Monday, July 23, 2012
Teachers improperly denied “voice” and improperly required to attend after hours school concerts
The Neshaminy, Pennsylvania School District and the Neshaminy Federation of Teachers are parties to two recent arbitration decisions. In the first, Arbitrator Thomas McConnell found that the School District failed to give the Teacher’s Association “voice and status equal to other members of the committee” as required by the collective bargaining agreement. Arbitrator McConnell’s award can be found here.
The issue involved the District’s scheduling of the agenda for one of the in-service days referenced in the cba. The parties had a practice of scheduling three in-service days throughout the year. One was a District in-service day for which the District determined the agenda, a second was a Building in-service day for which the staff typically set the agenda, and the third was a split day with half the agenda set by the District and the other half determined by the staff with input from the administration. The grievance claimed that the District violated the cba by imposing a requirement that the building agenda include one segment exclusively devoted to state mandated proctor training. In agreement with the Association the arbitrator concluded that the District violated the contract’s requirement that “[w]hen any committee is established by the District which includes Employees, those Employees shall have voice and status equal with other members of the committee in the development of recommendations” by unilaterally mandating the inclusion of the training on the building portion of the agenda. Rejecting the District’s reliance on its contractual right to “final authority in matters of educational policy and developments” the Arbitrator noted:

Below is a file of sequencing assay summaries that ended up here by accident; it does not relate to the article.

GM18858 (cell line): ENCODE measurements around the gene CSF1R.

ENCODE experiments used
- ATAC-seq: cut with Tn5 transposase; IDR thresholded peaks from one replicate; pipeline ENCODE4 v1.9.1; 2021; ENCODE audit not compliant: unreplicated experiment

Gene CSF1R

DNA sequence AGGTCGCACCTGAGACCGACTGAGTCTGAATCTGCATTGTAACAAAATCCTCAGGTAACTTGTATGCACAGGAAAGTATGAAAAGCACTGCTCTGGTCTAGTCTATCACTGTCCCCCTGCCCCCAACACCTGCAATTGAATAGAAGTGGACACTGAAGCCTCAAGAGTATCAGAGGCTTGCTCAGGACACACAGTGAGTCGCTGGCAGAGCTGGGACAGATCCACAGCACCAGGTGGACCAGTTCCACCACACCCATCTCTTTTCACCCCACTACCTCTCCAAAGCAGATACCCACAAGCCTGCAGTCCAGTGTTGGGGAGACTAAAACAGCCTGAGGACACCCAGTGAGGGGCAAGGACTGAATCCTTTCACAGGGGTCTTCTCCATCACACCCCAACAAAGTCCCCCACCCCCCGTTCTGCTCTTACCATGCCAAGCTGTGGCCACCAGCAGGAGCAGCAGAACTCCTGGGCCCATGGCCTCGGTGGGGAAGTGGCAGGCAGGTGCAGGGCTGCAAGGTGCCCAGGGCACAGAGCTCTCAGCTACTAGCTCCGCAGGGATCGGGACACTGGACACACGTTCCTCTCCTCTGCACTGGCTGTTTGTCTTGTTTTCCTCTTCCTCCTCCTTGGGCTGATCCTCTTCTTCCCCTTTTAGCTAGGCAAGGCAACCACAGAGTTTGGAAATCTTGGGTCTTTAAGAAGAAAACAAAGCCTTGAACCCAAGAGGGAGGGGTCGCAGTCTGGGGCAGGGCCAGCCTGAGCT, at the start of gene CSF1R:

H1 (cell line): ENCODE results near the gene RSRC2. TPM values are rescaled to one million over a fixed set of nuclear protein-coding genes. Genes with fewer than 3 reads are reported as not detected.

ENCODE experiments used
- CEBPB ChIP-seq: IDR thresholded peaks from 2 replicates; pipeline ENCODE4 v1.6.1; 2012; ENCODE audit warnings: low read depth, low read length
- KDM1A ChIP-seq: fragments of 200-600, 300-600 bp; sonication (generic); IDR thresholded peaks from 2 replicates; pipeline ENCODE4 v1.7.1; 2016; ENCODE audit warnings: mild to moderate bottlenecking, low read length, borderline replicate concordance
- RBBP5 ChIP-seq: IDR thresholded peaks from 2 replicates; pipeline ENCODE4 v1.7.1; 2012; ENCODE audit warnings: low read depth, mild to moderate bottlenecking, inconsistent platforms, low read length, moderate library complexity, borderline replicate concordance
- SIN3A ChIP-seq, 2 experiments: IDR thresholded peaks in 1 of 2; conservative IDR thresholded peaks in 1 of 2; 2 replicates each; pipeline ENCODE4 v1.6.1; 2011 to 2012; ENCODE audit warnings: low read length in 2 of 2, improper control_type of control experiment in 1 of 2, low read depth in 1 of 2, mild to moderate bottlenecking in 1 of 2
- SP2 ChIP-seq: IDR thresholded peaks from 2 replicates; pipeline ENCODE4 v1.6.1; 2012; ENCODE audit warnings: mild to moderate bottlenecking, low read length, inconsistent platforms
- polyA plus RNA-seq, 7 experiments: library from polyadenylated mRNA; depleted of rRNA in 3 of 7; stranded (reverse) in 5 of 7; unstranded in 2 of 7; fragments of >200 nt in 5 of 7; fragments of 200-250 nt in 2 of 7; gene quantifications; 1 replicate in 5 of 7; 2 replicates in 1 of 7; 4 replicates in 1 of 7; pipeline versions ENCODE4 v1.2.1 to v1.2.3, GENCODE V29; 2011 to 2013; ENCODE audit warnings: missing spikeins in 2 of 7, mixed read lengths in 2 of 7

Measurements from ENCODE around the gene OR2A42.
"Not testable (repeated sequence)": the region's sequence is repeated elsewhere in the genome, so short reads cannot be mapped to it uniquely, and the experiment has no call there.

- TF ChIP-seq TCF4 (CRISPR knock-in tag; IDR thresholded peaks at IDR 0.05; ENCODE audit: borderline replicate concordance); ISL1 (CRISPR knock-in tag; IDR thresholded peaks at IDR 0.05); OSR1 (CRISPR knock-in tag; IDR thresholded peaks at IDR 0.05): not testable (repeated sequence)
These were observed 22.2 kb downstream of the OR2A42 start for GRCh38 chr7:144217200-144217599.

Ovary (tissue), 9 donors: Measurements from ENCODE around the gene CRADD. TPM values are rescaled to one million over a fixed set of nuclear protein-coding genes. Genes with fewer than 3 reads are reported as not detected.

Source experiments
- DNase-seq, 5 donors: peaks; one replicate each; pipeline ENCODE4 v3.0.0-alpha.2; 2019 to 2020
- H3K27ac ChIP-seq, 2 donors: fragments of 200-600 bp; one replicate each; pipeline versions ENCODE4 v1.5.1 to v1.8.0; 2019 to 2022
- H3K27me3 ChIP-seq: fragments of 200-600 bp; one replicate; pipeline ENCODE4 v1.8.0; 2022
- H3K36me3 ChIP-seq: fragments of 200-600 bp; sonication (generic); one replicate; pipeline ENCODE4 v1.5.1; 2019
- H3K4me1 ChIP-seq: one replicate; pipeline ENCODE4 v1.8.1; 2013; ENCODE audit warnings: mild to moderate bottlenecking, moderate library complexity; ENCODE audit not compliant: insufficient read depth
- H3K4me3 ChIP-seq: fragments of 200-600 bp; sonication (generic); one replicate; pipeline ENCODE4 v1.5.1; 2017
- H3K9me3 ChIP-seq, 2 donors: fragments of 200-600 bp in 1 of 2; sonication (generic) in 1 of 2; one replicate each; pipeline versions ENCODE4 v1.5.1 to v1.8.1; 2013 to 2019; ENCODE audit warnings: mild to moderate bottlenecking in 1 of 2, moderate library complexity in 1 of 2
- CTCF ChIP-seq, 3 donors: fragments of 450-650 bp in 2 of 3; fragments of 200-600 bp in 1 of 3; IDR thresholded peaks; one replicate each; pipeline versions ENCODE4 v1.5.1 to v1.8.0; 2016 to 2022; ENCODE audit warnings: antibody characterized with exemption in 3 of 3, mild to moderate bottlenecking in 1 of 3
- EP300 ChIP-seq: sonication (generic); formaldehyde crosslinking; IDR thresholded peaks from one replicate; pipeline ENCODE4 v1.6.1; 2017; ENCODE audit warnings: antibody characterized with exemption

While understandably each party wants to stake out positions in relation to ultimate rights, this case really underscores that the “marketplace of ideas” engendered by a collective process could have uncovered options-as it had in the past- which might very well have produced resolution to a problem rather than a conflict.
In a second case, Arbitrator James Darby found that the District violated the agreement by requiring elementary school music teachers to attend evening concerts without additional compensation for doing so. The District’s bargaining website links to the award. The District argued that attendance at the concerts was an expectation of the teacher’s job and no additional compensation was required. The Federation maintained that teachers had always voluntarily attended the concerts, but they could not be required to do so.
Noting that the contract provides that the “normal work day” for classroom teachers is seven hours, Arbitrator Darby concluded that while the language clearly and unambiguously requires teachers to work a seven hour day, “[i]t also means that the District cannot expect teachers to work more than seven hours gratis.” He recognized that it might make little sense that a teacher who spent considerable time preparing students for the evening concerts could unilaterally decide to forego the concert, he concluded this was an operational, not a contractual, issue. Arbitrator Darby concluded:
Teachers could reasonably be required to specify their attendance intentions well in advance of the concert for planning purposes. Concerts can be held during the normal workday, as has been done in the past. In any case, this operational concern cannot change the plain meaning of the parties’ Agreement and the seven-hour provision.